Coming in November on FRONTLINE: Firestone and the Warlord

November 6, 2014
by Patrice Taddonio Digital Writer & Audience Development Strategist

© Patrick Robert/Sygma/Corbis

What are the costs of doing business in a war zone?

That’s the question at the heart of Firestone and the Warlord, FRONTLINE and ProPublica‘s November 18 investigation of the secret relationship between the American tire company Firestone and the infamous Liberian warlord Charles Taylor.

The multiplatform investigation — which will include a 90-minute documentary, a major text story also being published as an e-book, and a series of original digital shorts — is a revelatory window into how Firestone conducted business during the brutal Liberian civil war, drawing on previously unreported diplomatic cables, court documents, and inside accounts from Americans who helped run the company’s rubber plantation as Liberia descended into chaos.

Reporters T. Christian Miller of ProPublica and Jonathan Jones teamed up with veteran FRONTLINE producer Marcela Gaviria to bring this story to light.

“Charles Taylor and his brutal civil war shaped the Liberia of today,” says Miller, who has spent much of his career focusing on how corporations operate in foreign countries. “But unlike anything else that I’ve worked on, this story provides an extraordinary, inside look at the decision made by an iconic American corporation in dealing with a warlord.”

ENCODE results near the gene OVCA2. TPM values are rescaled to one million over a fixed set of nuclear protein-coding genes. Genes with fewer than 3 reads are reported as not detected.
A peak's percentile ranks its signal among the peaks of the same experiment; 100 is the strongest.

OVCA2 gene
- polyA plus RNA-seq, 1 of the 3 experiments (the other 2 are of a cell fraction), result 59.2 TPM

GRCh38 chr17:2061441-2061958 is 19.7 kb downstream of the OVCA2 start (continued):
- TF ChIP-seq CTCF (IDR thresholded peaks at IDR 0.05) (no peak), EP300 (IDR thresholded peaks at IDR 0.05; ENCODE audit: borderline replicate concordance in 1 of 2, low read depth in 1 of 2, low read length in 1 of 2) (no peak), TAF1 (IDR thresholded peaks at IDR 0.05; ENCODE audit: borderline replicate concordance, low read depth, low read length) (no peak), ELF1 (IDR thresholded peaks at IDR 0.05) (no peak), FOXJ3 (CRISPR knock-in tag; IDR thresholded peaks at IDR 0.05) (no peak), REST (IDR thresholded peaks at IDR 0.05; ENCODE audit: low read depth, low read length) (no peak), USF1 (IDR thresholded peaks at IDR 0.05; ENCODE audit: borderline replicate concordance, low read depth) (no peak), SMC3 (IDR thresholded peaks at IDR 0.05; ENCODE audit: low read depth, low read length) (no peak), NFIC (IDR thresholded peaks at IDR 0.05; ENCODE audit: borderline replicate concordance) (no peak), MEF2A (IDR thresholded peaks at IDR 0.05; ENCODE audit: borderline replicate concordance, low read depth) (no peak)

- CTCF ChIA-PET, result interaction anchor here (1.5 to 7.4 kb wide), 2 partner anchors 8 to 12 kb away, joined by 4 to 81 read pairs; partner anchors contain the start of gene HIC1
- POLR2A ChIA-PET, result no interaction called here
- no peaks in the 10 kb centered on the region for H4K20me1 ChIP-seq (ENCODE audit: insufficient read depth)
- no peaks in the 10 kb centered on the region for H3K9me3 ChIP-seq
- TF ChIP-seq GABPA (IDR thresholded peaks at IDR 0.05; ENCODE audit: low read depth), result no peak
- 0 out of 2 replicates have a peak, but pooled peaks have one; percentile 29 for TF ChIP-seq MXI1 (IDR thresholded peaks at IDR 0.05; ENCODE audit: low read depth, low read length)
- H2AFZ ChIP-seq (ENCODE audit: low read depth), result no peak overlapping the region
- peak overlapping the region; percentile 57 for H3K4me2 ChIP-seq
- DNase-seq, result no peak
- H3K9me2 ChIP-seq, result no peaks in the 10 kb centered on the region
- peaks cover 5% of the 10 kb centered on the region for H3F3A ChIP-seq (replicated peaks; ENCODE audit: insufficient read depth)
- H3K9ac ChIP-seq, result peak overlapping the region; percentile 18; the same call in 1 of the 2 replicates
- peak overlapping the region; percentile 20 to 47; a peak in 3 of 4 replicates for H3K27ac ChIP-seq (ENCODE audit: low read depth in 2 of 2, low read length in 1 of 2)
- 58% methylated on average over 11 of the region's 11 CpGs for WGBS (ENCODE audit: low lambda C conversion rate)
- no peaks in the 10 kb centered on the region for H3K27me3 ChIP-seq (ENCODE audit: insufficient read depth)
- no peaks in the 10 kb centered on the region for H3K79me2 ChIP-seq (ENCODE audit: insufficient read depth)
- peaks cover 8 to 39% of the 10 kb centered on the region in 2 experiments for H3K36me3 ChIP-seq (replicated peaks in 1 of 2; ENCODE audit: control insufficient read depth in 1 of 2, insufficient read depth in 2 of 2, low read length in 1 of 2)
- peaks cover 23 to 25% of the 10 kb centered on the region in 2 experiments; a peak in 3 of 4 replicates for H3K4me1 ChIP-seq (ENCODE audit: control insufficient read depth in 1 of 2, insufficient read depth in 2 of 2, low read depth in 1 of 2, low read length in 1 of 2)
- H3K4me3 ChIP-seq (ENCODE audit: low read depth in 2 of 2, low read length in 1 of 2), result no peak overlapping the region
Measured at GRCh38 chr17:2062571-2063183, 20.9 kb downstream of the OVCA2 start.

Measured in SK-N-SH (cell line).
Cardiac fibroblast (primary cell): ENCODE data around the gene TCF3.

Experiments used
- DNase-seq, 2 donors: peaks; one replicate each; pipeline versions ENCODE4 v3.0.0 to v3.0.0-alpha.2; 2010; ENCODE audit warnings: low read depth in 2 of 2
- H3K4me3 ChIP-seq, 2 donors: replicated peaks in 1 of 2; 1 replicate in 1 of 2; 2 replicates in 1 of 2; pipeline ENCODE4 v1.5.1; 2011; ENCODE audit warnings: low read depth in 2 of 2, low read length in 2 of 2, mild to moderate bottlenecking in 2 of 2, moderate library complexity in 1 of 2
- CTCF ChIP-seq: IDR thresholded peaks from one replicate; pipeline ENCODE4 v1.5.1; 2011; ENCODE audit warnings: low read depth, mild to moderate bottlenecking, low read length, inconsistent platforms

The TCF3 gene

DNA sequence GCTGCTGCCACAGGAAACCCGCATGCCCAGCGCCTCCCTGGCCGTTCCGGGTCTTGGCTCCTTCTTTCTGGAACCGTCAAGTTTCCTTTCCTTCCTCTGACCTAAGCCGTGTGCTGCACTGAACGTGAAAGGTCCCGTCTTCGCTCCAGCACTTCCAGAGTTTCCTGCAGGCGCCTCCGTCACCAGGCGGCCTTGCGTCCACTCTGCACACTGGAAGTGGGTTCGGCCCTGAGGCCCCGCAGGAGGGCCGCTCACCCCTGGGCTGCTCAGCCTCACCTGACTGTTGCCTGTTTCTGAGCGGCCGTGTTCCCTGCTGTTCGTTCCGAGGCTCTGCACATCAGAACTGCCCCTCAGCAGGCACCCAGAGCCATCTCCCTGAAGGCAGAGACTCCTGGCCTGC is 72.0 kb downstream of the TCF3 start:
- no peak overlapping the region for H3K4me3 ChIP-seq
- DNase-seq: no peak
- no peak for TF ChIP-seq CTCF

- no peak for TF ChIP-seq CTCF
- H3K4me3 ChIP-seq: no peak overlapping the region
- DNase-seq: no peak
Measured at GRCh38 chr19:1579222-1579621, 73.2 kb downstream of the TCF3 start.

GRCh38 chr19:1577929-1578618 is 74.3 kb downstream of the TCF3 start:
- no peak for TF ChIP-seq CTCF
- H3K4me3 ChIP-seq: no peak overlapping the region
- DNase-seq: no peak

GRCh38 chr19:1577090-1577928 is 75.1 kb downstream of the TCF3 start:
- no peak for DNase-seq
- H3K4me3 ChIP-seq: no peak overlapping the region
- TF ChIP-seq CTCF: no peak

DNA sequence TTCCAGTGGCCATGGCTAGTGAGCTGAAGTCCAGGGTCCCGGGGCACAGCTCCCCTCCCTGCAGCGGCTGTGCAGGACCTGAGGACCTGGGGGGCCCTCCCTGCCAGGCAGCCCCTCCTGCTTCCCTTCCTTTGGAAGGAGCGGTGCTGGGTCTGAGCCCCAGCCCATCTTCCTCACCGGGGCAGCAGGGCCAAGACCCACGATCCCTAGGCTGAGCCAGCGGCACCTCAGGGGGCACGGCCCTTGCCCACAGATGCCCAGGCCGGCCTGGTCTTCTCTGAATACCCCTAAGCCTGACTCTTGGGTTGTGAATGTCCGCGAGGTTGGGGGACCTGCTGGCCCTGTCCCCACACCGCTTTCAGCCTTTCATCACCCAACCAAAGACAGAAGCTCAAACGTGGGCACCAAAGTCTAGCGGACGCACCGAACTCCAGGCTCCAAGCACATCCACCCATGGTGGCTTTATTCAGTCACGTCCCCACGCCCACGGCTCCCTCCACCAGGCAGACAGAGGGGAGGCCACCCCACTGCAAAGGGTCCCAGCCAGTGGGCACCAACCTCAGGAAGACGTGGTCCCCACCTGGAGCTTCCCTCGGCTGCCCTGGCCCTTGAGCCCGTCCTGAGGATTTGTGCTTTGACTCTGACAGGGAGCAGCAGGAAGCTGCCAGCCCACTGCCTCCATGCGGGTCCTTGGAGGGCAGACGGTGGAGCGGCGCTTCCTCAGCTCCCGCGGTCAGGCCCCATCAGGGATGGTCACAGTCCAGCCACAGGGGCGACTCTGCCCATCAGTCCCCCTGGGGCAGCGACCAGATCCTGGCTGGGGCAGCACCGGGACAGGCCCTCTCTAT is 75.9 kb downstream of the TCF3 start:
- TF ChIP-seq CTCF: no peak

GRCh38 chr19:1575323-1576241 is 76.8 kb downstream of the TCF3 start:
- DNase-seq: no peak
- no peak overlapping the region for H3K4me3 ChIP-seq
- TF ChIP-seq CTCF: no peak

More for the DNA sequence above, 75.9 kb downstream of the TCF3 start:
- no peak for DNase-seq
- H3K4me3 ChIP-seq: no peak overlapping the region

“It’s been remarkable to uncover just how interwoven the relationship between the company’s management and Taylor really was, and the extent to which Taylor made the plantation a base of operations as he waged a civil war that eventually killed an estimated 300,000 people,” says Gaviria (The Retirement Gamble; Money, Power and Wall Street; WikiSecrets; Obama’s War).

With all eyes on Liberia as the country battles the worst Ebola outbreak in recorded history, Firestone and the Warlord will shine new light on the country’s history and its civil war — a conflict that left lasting scars on the country’s infrastructure and psyche — and raise provocative questions about corporate responsibility, accountability, and the ethical ramifications of doing business in conflict zones.

Watch the trailer below:

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